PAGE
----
Wednesday, January 29, 2014

Oh, Phooey!

The Course of Empire: The Arcadian or Pastoral State
Thomas Cole (1801-1848)

Et in Arcadia Ego

Even in the Edenic garden of Arcadia death exists: "Oh, phooey to Death!" exclaims Thomasina.

The reference takes the garden as a symbol of timelessness and happiness into stark contrast.

In Giovani Guercino's painting, a large skull, personifying Death, rests on a pedestal on which is carved the inscription "Et in Arcadia Ego."

The skull symbolizes the message: death comes even to people who are happy and carefree and who live in the midst of plenty.

Et in Arcadia Ego (1618-22)
Guercino (1591-1622)
Galleria Nazionale d'Arte Antica

Nicolas Poussin painted two "Et in Arcadia Ego" works. In the second work (below), a small skull resting on top preserves the allegorical dimension, as does the presence of the river god who is presumably pouring out the plenty which had previously made Arcadia a utopia. 

Et in Arcadia Ego (1627)
Nicolas Poussin (1594-1665)
Chatsworth House

Here the pedestal has been replaced by a sarcophagus on which the words have been inscribed: "I, who am now dead, was once, like you, alive and happy" (Et in Arcadia Ego). 

Et in Arcadia Ego (Les Bergers d'Arcadie) (1637-38)
Nicolas Poussin (1594-1665)

Empirical reasoning, as it appears in Stoppard's play, has primacy over intuition and imagination, the themes upon which Classicism were based.

Hannah's book demonstrates how the changing taste in gardens revealed the essence of each historical era, especially the transformation of the Age of Reason into the Romantic era. "The history of the garden says it all, beautifully," she claims. The garden was transformed in stages from around 1730, when the garden showed "Paradise in the age of reason," to its Gothic condition after 1810. For Hannah, the change represents "the decline from thinking to feeling."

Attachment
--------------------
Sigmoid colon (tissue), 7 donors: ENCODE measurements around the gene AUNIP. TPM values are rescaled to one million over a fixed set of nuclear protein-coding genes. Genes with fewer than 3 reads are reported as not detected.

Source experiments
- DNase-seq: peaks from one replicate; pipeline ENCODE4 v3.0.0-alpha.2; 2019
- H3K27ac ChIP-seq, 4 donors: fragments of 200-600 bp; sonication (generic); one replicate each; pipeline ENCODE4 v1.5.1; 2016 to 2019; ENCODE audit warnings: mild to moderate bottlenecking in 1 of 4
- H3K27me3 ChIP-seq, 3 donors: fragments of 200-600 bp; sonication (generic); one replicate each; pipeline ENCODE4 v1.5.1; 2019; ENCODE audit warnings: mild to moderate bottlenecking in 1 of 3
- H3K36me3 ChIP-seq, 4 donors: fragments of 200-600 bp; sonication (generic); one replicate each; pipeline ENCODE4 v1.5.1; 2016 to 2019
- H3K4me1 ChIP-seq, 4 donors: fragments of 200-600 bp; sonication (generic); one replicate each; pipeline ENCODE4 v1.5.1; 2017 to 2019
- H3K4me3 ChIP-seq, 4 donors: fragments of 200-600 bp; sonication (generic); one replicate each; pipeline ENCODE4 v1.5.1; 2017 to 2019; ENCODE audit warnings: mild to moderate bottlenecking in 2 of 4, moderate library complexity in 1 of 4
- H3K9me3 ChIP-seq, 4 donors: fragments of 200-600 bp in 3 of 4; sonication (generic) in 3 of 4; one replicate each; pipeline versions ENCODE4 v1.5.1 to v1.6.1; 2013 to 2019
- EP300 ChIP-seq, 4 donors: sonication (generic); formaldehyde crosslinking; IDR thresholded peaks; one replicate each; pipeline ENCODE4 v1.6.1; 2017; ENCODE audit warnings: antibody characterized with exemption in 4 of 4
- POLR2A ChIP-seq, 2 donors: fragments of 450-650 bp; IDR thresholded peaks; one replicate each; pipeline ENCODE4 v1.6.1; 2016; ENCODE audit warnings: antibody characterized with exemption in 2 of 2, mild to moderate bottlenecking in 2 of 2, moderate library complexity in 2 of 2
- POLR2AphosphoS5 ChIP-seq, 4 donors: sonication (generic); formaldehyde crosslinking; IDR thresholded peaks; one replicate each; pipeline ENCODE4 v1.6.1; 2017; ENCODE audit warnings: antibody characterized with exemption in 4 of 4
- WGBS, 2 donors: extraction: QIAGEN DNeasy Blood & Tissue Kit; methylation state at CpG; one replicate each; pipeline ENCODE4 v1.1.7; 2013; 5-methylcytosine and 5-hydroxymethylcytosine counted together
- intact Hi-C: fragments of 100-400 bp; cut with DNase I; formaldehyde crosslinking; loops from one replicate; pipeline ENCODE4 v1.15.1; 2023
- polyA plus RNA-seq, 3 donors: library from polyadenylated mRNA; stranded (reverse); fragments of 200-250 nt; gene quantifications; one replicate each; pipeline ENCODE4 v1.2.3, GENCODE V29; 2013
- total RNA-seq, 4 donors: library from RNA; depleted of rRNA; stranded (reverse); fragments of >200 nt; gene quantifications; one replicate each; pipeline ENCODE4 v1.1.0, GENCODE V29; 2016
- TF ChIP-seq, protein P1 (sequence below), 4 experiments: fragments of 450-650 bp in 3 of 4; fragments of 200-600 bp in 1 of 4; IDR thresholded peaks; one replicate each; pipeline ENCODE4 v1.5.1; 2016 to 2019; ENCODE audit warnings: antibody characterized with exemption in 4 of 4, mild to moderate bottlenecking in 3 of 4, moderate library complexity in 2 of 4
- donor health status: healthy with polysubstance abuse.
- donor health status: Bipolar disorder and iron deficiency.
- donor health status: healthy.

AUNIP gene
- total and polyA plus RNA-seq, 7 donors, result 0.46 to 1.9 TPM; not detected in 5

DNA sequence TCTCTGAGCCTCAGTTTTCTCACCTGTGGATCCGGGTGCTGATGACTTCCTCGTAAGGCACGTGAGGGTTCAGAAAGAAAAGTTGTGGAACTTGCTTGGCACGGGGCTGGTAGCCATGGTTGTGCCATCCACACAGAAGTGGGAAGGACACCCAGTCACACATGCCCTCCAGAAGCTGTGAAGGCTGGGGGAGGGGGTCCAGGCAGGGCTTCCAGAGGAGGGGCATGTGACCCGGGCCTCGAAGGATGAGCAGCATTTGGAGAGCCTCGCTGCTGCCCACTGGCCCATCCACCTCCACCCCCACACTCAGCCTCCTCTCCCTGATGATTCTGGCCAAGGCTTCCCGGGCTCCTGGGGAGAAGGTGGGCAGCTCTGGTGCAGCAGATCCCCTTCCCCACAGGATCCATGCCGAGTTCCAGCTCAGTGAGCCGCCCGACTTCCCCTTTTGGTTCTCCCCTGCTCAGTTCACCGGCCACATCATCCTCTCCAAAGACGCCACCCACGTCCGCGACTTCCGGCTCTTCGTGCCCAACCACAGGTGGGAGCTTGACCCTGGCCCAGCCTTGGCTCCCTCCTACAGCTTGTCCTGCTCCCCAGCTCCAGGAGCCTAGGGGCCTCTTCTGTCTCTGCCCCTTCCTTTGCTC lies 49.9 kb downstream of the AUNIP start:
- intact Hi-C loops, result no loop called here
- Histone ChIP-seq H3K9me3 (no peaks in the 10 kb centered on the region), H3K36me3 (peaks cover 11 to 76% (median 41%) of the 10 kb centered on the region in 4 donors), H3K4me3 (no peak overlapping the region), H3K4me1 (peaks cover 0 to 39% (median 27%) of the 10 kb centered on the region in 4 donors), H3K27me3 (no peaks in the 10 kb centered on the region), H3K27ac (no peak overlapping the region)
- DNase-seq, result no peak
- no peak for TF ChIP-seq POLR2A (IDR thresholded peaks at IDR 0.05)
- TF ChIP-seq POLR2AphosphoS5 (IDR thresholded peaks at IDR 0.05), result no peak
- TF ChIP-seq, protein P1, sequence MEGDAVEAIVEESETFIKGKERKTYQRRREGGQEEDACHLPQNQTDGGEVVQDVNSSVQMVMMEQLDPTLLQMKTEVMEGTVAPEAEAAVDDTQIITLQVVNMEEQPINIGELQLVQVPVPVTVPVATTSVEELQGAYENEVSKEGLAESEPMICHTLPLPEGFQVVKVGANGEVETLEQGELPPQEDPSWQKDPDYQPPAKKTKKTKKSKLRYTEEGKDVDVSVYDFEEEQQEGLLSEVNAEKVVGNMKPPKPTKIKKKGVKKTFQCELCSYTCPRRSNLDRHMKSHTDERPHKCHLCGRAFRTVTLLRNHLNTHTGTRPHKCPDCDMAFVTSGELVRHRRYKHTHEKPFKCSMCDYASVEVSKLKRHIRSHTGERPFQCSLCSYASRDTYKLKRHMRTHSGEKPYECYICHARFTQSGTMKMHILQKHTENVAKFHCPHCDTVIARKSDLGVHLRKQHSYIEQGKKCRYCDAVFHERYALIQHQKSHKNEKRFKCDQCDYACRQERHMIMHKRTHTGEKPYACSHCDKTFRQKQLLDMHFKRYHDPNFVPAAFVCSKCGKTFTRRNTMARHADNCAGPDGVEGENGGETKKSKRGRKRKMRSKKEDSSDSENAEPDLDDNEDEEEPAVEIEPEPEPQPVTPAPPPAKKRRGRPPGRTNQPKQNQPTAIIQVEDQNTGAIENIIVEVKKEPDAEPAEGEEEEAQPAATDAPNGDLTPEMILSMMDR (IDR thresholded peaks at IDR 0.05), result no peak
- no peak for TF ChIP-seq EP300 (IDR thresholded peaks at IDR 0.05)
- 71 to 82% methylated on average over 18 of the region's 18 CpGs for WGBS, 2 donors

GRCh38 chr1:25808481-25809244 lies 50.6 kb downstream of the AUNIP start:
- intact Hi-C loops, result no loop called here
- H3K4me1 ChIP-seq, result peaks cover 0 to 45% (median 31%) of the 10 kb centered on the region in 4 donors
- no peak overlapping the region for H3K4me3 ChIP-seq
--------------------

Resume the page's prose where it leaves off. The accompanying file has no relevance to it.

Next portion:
While Thomasina discovers a scientific theory that was only known the scientists hundreds of years later, and may have even solved Fermat's last theorem, she dies in a fire on the eve of her seventeenth birthday. It is her death that proves to be the real death in Arcadia.

Move the setting of Stoppard's play 
one hundred years into the future: 
The year 2114. 

Thomasina, having undergone biomaterial restructuring, has changed her name to Horta and is now immortal. No longer dependent on her environment, no longer slave to her biological mechanism, no longer bound by the paradigm of human existence, Horta's tastes change. She transitions from the notion of chaos found in the Romantic era back to the Netwonian notion of rational, balanced and harmonious existence. The aesthetic of irregularity and irrationality bow, renouncing their previously conceived logical superiority to that of intuition and imagination.

Bowing Dancers (1885)
Edgar Degas (1834 - 1917)

Action is no longer frenzied or purposeless. 
Existence is permanent.
Horta's gestures, now deliberate. 

Placing Stoppard's play into the future, we can easily see the redesign of Et in Arcadia Ego to one that more closely matches what Thomasina originally implied was incorrectly translated by her mother, namely that "Et in Arcadia Ego" means:

"Here I am in Arcadia" 
(and there she will remain) 

Brining new meaning to the proclamation:

"Oh, Phooey to death!"

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